Two days after he signed with the Nationals, he was assigned to the Doubledays, and two days after that, he pitched in his first game. That year, Mooney struggled to find his groove. Fast forward about a year. Mooney still plays for the Doubledays, a short-season Class A team, but this year, he put up stellar numbers from the bullpen. His ERA was 1.88 in 30 games. Batters hit just .171 against him, and he had a WHIP of just 0.96. (WHIP indicates how many players reach base an inning on average, so he lets about one player on base per inning. That’s pretty impressive). He put himself in a good position to move up next year. I sat down with Kevin before the season ended to talk about life in the minors.
It's a lot like college, but I have a really different perspective because I pitch in the bullpen. Here all the relief pitchers are in the bullpen, away from the dugouts and the coaches, so we can do pretty much whatever we want. It's super laid back, and we have a lot of fun. We’re always paying attention to the game, but guys are telling stories, telling riddles, and we play lots of games. We play password, the name game, just easy games that everyone knows. Sometimes we play fantasy baseball. At the beginning of the game, each guy picks one position player, and whoever picks the player who has the best game wins. We do a bunch of stuff to pass the time because we have a lot of time to pass.
Starters are on a routine, so they know when they are going to play. For a reliever, it’s hard. The Nationals have a policy. If you throw one inning, you are off the next day; two innings and you are off for two days; three innings and you are off for three days.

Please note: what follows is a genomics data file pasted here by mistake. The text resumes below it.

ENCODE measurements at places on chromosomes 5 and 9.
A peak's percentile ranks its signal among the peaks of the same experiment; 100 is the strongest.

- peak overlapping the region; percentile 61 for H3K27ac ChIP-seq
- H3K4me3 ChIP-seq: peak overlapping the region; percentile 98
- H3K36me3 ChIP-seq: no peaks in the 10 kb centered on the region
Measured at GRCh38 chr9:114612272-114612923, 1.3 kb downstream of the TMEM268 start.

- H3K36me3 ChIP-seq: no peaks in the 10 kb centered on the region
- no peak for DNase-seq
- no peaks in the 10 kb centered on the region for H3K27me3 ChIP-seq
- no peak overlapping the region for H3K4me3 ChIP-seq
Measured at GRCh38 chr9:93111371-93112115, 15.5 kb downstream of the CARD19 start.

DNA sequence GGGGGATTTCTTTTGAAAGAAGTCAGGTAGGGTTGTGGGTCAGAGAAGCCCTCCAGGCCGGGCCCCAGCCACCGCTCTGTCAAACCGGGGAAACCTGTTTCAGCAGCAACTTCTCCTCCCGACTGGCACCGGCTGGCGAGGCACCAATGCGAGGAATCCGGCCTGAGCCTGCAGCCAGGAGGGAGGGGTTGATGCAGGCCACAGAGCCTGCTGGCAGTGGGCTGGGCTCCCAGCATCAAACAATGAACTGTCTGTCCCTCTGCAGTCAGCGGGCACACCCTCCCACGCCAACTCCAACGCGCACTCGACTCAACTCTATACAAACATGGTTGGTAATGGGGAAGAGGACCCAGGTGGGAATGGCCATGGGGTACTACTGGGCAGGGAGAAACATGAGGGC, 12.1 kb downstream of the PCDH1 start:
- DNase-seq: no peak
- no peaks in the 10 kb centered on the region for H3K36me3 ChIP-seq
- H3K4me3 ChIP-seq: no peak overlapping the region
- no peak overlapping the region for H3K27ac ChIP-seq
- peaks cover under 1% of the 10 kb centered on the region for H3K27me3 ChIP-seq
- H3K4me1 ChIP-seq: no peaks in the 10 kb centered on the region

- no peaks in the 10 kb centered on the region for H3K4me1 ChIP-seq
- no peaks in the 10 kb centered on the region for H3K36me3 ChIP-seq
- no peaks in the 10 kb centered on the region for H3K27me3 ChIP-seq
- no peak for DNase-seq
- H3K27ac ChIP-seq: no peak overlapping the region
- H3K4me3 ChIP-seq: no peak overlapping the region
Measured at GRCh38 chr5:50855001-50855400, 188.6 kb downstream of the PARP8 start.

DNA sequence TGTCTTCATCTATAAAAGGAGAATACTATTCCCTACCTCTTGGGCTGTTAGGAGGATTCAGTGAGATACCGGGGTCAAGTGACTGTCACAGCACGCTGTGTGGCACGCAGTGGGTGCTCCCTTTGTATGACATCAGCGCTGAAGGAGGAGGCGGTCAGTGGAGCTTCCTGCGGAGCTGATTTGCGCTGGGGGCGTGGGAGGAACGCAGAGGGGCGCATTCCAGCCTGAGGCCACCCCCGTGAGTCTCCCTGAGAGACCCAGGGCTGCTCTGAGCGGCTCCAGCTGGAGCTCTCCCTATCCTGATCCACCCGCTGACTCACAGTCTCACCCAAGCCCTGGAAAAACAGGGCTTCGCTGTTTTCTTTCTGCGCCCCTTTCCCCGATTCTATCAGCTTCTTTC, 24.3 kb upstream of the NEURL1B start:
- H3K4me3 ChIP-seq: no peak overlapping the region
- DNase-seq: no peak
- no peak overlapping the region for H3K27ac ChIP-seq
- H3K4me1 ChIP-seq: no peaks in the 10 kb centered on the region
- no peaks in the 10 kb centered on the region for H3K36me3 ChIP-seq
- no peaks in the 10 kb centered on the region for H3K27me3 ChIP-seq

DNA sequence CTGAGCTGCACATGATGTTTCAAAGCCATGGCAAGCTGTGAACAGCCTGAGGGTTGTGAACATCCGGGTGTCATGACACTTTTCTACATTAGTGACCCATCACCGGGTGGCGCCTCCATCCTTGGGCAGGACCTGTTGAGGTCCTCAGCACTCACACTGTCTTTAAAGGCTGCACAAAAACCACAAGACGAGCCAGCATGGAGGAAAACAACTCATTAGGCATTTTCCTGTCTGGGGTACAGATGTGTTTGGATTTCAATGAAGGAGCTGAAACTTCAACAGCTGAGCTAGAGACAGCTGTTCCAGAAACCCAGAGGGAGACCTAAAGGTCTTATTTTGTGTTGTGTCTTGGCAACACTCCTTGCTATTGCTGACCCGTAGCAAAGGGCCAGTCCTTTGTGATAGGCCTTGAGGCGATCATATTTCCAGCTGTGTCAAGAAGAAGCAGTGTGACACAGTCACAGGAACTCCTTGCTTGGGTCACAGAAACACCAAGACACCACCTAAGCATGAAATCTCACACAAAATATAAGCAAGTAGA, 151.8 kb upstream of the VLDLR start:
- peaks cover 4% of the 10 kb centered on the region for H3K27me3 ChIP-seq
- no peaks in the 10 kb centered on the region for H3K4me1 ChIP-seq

The pitching coach will usually put up a list of the pitchers who might pitch that night. When you show up to the field, if you are on that list, you know you have to be on that night. During the game you stay ready…and if you don’t play, it’s the same thing the next day. You get nervous because you never know when you're going to throw. As soon as the fifth inning rolls around, all the pitchers who are on the list that day are sitting around getting ready. Who’s it going to be? We never know. You are not allowed to throw until the coach tells you to, so you are not warming up.
The Reality of the Minors
You spend 15 hours a day with your roommates and around 12 hours a day with everyone else. You always root for everybody, but you still hope that you better everybody. It's really weird to compete against your teammates.
At the beginning of the year, the Doubledays had around 30 players on the team and only about 16 of those original players still play here. I've played with almost 45 players this year. Some guys get moved up, some guys go back to Florida for the summer to play there, and some guys get released. It's really tough when guys get released.
They do it after the game. Usually if you are going to get released, you play that day. So you just played a game, and you are in the clubhouse, and one of the coaches will come to your locker and tap you on the shoulder and say, We need to see you in the coach’s office. And it’s either good news or bad news — either you are getting promoted or you are getting released.
They will close the door to the coach’s office, and typically it’s like five minutes. It’s not long. And then they will come out and you can usually tell based on how they are reacting. If they walk out to their locker real slow and open up their bag and start putting stuff in their bag, they are headed home. It’s really difficult. That’s a tough thing to have to deal with.
In most cities, the minors have partnerships with local families, and families will volunteer to have players live with them, and they don’t charge rent. Sometimes they do charge rent, but that is fine too. It’s expected. Some houses have one player, but in my house we have five players. I think that is the most. The hosts are generous enough to donate their homes. They cook for the players. They buy food for them. Sometimes they do their laundry.